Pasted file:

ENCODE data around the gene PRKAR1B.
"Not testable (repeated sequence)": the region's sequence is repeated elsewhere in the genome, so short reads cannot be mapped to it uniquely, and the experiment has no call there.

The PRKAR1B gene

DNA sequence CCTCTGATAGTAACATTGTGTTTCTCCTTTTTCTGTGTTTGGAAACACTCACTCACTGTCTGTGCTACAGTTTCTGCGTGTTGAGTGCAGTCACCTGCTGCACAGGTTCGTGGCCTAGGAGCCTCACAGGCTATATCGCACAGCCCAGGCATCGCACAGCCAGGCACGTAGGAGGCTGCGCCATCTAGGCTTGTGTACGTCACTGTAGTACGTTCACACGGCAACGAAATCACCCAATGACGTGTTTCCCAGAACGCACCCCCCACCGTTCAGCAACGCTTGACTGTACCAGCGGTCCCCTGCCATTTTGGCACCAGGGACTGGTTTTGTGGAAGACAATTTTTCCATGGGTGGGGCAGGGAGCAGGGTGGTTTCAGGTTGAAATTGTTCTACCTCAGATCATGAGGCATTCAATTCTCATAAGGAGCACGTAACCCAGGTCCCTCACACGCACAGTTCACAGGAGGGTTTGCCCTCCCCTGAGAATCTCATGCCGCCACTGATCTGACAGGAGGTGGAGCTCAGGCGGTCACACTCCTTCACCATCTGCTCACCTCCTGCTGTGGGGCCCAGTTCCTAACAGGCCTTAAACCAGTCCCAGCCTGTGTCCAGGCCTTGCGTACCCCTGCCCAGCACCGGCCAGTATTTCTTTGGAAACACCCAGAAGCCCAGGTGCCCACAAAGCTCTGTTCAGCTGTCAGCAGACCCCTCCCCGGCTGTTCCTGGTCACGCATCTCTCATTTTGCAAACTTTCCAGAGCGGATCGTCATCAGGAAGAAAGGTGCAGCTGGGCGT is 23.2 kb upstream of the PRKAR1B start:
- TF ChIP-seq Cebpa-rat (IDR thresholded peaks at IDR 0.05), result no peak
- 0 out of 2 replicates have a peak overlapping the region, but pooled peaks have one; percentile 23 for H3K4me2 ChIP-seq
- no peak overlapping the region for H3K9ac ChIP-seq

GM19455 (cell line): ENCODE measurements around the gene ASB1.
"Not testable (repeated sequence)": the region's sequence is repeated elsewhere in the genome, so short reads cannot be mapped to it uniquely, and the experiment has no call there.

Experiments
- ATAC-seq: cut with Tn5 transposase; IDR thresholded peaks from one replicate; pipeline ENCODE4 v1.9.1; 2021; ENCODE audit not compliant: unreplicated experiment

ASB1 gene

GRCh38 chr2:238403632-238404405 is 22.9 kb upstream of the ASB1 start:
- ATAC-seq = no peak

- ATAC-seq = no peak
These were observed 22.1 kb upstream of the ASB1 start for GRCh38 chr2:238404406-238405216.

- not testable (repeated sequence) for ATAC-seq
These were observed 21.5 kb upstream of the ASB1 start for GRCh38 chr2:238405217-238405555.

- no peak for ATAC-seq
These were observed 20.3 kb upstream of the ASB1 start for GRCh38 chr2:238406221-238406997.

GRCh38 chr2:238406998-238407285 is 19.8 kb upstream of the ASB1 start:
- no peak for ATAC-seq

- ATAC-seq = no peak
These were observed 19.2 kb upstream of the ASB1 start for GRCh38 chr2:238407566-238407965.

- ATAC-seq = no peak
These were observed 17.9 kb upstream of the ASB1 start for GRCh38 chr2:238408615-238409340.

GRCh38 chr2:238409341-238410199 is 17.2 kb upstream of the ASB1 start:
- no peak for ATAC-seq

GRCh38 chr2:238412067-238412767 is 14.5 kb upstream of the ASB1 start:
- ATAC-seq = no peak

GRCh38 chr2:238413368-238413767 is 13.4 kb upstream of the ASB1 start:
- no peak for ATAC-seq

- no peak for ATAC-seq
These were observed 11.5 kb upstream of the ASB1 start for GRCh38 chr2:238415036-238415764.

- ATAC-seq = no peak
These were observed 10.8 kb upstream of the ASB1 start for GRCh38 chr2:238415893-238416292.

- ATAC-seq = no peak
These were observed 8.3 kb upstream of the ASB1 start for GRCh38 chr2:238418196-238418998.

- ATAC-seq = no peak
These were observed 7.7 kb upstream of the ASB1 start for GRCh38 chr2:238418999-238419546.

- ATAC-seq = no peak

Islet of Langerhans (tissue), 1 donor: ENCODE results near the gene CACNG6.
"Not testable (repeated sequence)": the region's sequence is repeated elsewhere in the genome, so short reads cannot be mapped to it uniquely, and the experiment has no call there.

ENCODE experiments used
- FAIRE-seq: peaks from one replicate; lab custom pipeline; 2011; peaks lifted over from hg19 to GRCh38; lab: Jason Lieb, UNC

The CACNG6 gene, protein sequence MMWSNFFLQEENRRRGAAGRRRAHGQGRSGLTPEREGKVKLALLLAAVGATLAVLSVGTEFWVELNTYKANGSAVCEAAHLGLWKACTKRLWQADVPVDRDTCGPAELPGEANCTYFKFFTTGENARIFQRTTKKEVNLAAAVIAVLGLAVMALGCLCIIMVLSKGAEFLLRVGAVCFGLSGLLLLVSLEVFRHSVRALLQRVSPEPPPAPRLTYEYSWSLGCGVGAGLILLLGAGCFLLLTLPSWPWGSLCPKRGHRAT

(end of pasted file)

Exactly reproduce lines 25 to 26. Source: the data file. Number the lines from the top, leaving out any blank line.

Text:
- ATAC-seq = no peak
These were observed 17.9 kb upstream of the ASB1 start for GRCh38 chr2:238408615-238409340.